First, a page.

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Stabilizing multicellularity through ratcheting

Philosophical Transactions of the Royal Society of London. Series B, Biological Sciences

Jul 20, 2016

Eric LibbyWilliam C Ratcliff

Abstract

The evolutionary transition to multicellularity probably began with the formation of simple undifferentiated cellular groups. Such groups evolve readily in diverse lineages of extant unicellular taxa, suggesting that there are few genetic barriers to this first key step. This may act as...read more

Mentioned in this Paper

Unicellular Trichome Branch
Acclimatization
Environment
Biological Adaptation
Adaptation
Organism
Genetic Fitness
Mutation Abnormality
Research Activities
Biological Evolution
15
1
70
Paper Details
References
  • References33
  • Citations7
1234
  • References33
  • Citations7
1

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Stabilizing multicellularity through ratcheting

Philosophical Transactions of the Royal Society of London. Series B, Biological Sciences

Jul 20, 2016

Eric LibbyWilliam C Ratcliff

PMID: 27431522

DOI: 10.1098/rstb.2015.0444

Abstract

The evolutionary transition to multicellularity probably began with the formation of simple undifferentiated cellular groups. Such groups evolve readily in diverse lineages of extant unicellular taxa, suggesting that there are few genetic barriers to this first key step. This may act as...read more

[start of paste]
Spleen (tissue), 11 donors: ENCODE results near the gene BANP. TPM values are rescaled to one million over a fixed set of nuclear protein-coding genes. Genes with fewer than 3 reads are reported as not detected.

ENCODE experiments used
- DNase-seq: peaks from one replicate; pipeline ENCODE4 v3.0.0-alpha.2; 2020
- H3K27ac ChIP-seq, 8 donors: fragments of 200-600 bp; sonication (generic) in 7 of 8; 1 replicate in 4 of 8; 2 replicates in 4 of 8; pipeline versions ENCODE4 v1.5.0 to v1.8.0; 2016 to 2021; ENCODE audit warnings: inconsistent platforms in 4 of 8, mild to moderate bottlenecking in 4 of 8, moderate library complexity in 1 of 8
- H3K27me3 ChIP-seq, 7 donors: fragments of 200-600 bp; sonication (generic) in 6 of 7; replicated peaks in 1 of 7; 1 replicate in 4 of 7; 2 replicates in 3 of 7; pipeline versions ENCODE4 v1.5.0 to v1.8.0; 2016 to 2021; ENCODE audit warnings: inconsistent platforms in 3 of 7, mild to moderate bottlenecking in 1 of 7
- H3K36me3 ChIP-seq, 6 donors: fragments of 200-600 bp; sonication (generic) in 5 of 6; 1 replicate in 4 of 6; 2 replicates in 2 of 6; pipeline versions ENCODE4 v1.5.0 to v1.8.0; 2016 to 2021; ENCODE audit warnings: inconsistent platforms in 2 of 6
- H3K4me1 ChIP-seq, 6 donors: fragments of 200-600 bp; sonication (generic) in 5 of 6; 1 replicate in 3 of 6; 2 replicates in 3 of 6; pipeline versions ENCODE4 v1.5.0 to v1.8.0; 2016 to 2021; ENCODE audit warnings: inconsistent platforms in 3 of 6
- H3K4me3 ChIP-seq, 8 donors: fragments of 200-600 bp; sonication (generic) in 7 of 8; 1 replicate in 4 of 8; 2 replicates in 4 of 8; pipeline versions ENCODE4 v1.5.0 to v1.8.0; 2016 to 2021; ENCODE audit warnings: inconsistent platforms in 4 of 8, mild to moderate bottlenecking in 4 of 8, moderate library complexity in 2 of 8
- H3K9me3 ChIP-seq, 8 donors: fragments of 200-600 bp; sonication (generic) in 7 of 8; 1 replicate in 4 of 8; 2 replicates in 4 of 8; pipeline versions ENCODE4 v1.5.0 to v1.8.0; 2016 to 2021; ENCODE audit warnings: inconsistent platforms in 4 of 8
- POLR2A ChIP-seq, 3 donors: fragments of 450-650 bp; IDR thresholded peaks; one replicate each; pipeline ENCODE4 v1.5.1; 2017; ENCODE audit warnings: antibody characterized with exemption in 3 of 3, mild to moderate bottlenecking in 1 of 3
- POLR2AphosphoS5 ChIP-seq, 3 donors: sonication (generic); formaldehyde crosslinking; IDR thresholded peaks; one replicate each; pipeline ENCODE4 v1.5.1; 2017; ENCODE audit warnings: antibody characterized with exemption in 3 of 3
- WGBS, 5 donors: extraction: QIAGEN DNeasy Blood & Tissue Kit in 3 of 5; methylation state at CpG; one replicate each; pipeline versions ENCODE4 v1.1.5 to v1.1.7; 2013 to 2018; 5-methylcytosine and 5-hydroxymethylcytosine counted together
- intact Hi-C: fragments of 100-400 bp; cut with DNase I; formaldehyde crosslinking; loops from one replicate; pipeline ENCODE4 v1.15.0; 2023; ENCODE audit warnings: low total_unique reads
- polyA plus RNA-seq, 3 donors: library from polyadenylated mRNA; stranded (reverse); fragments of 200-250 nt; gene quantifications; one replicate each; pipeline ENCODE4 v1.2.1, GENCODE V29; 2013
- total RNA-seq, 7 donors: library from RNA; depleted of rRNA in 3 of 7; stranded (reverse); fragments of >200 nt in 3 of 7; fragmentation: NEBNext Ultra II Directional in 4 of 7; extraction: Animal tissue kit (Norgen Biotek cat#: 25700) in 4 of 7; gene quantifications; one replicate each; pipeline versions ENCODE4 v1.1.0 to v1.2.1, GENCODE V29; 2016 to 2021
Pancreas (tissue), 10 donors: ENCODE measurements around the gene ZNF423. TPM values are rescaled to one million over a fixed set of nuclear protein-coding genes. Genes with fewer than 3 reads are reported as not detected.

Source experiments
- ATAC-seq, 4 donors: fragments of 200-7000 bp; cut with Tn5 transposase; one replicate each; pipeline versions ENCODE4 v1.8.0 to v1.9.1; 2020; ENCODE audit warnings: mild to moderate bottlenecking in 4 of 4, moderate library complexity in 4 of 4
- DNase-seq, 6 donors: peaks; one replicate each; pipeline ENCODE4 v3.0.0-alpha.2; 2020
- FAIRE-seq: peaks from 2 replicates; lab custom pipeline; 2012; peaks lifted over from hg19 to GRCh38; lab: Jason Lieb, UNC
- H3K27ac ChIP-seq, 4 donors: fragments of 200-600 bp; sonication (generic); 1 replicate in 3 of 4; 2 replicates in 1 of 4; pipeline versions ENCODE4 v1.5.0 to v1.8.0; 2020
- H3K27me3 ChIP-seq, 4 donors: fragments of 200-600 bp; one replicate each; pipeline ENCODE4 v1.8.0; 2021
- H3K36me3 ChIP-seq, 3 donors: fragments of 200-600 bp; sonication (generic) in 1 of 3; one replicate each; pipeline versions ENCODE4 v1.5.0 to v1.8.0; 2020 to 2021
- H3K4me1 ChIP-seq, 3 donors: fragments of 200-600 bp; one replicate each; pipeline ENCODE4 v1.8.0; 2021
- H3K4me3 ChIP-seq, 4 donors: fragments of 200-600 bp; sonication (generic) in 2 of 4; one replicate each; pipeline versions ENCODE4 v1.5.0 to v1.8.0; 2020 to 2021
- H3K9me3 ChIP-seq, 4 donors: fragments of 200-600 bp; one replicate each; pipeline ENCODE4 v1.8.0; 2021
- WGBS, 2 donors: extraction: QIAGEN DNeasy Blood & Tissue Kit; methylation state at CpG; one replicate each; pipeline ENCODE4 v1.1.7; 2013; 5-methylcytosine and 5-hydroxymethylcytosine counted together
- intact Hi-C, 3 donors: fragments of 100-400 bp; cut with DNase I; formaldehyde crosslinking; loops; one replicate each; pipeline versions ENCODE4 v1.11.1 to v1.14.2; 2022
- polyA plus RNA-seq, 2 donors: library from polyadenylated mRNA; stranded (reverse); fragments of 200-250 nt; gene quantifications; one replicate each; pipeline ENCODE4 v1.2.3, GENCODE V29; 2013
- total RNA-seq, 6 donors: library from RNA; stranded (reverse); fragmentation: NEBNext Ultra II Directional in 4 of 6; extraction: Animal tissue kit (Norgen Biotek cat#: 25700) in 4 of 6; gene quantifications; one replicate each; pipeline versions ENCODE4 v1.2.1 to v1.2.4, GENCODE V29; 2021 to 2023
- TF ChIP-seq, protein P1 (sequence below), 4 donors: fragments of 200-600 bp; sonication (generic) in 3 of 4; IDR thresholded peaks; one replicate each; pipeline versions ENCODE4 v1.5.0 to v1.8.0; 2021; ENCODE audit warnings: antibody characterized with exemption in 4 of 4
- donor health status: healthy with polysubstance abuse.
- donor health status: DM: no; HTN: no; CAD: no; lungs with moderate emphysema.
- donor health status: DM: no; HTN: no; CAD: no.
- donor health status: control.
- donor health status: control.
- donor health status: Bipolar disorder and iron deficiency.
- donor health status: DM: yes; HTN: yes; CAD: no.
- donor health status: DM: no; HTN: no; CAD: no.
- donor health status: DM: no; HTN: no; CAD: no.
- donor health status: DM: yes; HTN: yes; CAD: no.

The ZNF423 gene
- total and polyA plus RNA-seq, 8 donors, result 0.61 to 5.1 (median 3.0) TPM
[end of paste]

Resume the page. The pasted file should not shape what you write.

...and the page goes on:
Mentioned in this Paper

Unicellular Trichome Branch
Acclimatization
Environment
Biological Adaptation
Adaptation
Organism
Genetic Fitness
Mutation Abnormality
Research Activities
Biological Evolution
15
1
70

Feeds With Similar Papers

Microbial Ecology, Genetics, and Evolution

Microbes may exist in a unicellular or colony form. Here is the latest research on their genetic makeup, their relationship with one another and the environment, and their evolution.

Genome Dynamics and Adaptation

Genome-scale tools are revolutionizing studies of evolution by providing complete determination of the genetic basis of adaptation. Discover the latest research on Genome Dynamics and Adaptation here.

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Philosophical Transactions of the Royal Society of London. Series B, Biological Sciences

Epigenetic inheritance systems contribute to the evolution of a germline(opens in new tab)

Philosophical Transactions of the Royal Society of London. Series B, Biological SciencesJuly 20, 2016
Michael Lachmann, Eric Libby
Paper Details
References
  • References33
  • Citations7
1234
  • References33
  • Citations7
1

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